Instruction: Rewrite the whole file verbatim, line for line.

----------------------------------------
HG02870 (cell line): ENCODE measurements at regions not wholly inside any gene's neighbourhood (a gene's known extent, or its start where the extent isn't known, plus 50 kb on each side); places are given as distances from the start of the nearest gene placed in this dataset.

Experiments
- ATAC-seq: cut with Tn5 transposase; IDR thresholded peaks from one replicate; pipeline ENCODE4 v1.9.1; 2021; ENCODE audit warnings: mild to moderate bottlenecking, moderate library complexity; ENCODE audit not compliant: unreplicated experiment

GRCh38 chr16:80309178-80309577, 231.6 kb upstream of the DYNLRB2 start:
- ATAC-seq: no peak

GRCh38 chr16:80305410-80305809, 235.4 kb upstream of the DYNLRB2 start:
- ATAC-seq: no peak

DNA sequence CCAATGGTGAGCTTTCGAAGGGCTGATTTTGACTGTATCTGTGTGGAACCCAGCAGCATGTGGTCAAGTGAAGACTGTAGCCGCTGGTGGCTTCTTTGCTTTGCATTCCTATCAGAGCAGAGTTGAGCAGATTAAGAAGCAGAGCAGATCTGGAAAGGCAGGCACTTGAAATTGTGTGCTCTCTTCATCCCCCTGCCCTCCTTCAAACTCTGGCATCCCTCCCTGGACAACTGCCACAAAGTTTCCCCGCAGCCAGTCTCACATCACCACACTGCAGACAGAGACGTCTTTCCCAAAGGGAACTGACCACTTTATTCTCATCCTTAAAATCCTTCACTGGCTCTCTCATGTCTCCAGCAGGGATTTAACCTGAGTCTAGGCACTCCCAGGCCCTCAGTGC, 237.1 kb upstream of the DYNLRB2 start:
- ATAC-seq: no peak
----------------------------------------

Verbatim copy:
HG02870 (cell line): ENCODE measurements at regions not wholly inside any gene's neighbourhood (a gene's known extent, or its start where the extent isn't known, plus 50 kb on each side); places are given as distances from the start of the nearest gene placed in this dataset.

Experiments
- ATAC-seq: cut with Tn5 transposase; IDR thresholded peaks from one replicate; pipeline ENCODE4 v1.9.1; 2021; ENCODE audit warnings: mild to moderate bottlenecking, moderate library complexity; ENCODE audit not compliant: unreplicated experiment

GRCh38 chr16:80309178-80309577, 231.6 kb upstream of the DYNLRB2 start:
- ATAC-seq: no peak

GRCh38 chr16:80305410-80305809, 235.4 kb upstream of the DYNLRB2 start:
- ATAC-seq: no peak

DNA sequence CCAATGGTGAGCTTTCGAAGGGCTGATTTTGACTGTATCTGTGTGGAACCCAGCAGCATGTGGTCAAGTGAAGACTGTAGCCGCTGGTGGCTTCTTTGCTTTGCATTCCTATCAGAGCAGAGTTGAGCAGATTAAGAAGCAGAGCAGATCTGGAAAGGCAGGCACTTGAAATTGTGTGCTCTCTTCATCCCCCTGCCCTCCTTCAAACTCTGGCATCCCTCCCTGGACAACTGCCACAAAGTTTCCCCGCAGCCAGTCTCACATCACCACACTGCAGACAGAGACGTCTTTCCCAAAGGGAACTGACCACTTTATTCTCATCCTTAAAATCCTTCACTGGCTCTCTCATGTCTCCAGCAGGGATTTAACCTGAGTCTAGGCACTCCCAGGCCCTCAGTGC, 237.1 kb upstream of the DYNLRB2 start:
- ATAC-seq: no peak